Teachers Rally


Teachers gather in front of the Santa Barbara Unified District building and in the boardroom to rally for higher pay. Many teachers also spoke at the board meeting that night.

At Tuesday’s school board meeting on April 11th, nearly 100 teachers from across Santa Barbara Unified School District came together to protest for higher wages and health insurance benefits. Over the past two years, many teachers have left from Santa Barbara Unified school district. Many of them left because wages for teachers were too low for the highly expensive living conditions in Santa Barbara. The SBTA’s (Santa Barbara Teachers Association) three-year contract with the district ends this year and negotiations for a new contract has begun.

Many teachers are concerned with living expenses in Santa Barbara increasing due to inflation while their salary stays the same. The yearly inflation rate is six percent and over three years the district has only offered an eight percent pay increase. In 2003 a new teacher’s salary was around $40,000 a year while rent for a one-bedroom apartment was at just $1,000 a month. Now in 2023, teachers’ salaries start at approximately $58,000 a year and a one-bedroom apartment costs approximately $2,600 a month. With inflation factored, that means that teachers are being paid less and it costs 160% more to live in this town.

Mr. Libheart, a special education teacher at San Marcos High School directed the protest and said, “The district had a nineteen percent budget surplus in November and most of their money comes from property taxes, they had an average four percent increase in income on property taxes. So when you have a nineteen percent budget surplus and you increase income by four percent just from property taxes, teachers took issue with being told that they were stuck at a two percent raise.”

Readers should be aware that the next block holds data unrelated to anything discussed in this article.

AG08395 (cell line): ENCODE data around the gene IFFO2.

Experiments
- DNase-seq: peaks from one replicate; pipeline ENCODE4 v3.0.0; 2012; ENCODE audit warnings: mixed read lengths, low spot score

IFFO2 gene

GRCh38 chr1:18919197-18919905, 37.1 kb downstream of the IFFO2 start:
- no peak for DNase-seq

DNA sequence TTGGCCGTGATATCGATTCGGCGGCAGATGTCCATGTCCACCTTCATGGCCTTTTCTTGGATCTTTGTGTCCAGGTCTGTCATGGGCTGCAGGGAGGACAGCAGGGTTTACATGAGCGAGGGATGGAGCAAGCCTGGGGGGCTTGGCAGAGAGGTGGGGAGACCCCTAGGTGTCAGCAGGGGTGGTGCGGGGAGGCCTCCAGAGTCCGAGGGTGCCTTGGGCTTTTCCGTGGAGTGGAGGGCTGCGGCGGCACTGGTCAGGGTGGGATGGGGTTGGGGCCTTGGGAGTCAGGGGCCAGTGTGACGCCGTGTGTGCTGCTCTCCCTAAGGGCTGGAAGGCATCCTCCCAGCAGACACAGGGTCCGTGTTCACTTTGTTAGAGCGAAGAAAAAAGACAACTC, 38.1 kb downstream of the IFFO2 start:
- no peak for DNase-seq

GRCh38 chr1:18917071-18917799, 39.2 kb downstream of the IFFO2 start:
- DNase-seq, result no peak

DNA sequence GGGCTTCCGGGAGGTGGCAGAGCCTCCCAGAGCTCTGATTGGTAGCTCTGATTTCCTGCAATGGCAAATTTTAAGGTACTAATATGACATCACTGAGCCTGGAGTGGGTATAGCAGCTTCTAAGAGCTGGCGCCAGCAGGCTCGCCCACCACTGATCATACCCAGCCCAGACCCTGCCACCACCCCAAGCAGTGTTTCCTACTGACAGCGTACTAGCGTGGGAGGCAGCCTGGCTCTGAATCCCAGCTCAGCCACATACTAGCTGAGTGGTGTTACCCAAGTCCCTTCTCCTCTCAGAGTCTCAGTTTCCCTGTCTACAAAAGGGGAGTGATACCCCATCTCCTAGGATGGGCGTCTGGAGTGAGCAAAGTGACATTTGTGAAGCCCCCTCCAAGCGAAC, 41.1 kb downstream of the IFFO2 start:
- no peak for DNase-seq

Another ground on which teachers are protesting is the significant gap in wages between SBUSD teachers and teachers from neighboring districts. Teachers from Montecito Union Elementary, Cold Spring School, Goleta Union School District, and Hope School District make an additional nearly $25,000 per year on the high end of their pay scale.

In a statement SBUSD said, “The district acknowledges, however, the economic factors at play in our area (and much of California), as external forces beyond our control and our limited revenue resources continue to concern all employees. We also note that successor contract negotiations are approaching. We believe those negotiations are the appropriate forum in which to address these challenges and fiscal limitations.”

In a ParentSquare message sent out on April 14th, the district explained that they will continue to analyze the budget and are sure that both parties will work together to reach an acceptable agreement. Also that SBUSD and the SBTA are scheduled to negotiate salaries for the 2024-2025 school year. April 28th is the next SBTA negotiating session.